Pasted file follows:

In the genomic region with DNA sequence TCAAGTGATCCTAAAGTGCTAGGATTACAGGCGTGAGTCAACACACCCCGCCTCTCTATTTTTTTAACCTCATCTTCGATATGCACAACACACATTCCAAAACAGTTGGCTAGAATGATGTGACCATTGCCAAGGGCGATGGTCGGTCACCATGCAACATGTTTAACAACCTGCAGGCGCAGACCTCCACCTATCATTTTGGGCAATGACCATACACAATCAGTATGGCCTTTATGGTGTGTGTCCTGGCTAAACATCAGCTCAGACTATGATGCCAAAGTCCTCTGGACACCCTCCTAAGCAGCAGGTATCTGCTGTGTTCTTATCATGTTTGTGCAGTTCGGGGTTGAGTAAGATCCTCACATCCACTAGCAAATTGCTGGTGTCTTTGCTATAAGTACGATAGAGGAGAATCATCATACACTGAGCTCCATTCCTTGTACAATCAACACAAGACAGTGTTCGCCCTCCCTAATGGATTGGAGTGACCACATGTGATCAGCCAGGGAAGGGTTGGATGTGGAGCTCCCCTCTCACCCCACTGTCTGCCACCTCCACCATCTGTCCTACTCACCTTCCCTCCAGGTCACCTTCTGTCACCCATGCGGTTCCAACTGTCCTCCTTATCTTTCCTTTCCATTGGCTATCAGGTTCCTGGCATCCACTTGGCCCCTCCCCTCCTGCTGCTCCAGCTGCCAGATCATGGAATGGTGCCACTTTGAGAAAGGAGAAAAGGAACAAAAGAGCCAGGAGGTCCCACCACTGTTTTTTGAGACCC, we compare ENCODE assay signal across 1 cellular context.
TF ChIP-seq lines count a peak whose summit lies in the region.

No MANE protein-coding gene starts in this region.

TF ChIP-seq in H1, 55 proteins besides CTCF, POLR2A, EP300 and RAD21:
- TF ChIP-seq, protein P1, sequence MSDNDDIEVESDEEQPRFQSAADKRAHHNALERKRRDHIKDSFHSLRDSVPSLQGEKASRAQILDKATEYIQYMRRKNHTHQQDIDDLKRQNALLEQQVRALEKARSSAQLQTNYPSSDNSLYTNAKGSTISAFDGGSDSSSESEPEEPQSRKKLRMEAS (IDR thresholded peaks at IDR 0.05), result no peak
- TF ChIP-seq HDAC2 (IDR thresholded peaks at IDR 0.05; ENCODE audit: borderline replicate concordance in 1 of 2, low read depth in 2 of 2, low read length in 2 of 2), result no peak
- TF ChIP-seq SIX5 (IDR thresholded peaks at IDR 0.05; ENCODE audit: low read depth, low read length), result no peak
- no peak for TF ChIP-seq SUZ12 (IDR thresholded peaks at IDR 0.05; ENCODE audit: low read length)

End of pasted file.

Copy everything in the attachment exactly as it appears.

In the genomic region with DNA sequence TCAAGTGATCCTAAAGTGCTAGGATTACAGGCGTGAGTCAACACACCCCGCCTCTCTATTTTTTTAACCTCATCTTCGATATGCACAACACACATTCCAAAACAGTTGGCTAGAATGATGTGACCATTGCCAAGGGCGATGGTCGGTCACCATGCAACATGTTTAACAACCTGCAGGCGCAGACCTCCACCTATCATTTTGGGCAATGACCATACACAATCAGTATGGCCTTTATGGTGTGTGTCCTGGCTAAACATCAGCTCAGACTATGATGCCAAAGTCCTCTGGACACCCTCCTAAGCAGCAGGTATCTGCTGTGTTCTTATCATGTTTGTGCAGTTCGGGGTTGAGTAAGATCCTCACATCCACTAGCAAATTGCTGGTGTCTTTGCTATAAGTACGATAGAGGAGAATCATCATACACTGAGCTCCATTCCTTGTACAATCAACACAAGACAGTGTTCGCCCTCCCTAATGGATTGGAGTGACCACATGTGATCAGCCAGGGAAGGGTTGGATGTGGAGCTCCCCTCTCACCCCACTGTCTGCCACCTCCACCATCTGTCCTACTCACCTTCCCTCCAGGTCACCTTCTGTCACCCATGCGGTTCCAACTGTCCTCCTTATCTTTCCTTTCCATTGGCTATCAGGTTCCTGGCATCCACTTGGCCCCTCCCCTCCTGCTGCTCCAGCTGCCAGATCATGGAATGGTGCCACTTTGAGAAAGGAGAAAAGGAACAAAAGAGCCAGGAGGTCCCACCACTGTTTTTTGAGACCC, we compare ENCODE assay signal across 1 cellular context.
TF ChIP-seq lines count a peak whose summit lies in the region.

No MANE protein-coding gene starts in this region.

TF ChIP-seq in H1, 55 proteins besides CTCF, POLR2A, EP300 and RAD21:
- TF ChIP-seq, protein P1, sequence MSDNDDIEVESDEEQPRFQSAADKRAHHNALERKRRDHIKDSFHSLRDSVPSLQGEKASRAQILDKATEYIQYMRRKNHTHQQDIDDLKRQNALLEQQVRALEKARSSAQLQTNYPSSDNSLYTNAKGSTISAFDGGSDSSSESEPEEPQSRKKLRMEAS (IDR thresholded peaks at IDR 0.05), result no peak
- TF ChIP-seq HDAC2 (IDR thresholded peaks at IDR 0.05; ENCODE audit: borderline replicate concordance in 1 of 2, low read depth in 2 of 2, low read length in 2 of 2), result no peak
- TF ChIP-seq SIX5 (IDR thresholded peaks at IDR 0.05; ENCODE audit: low read depth, low read length), result no peak
- no peak for TF ChIP-seq SUZ12 (IDR thresholded peaks at IDR 0.05; ENCODE audit: low read length)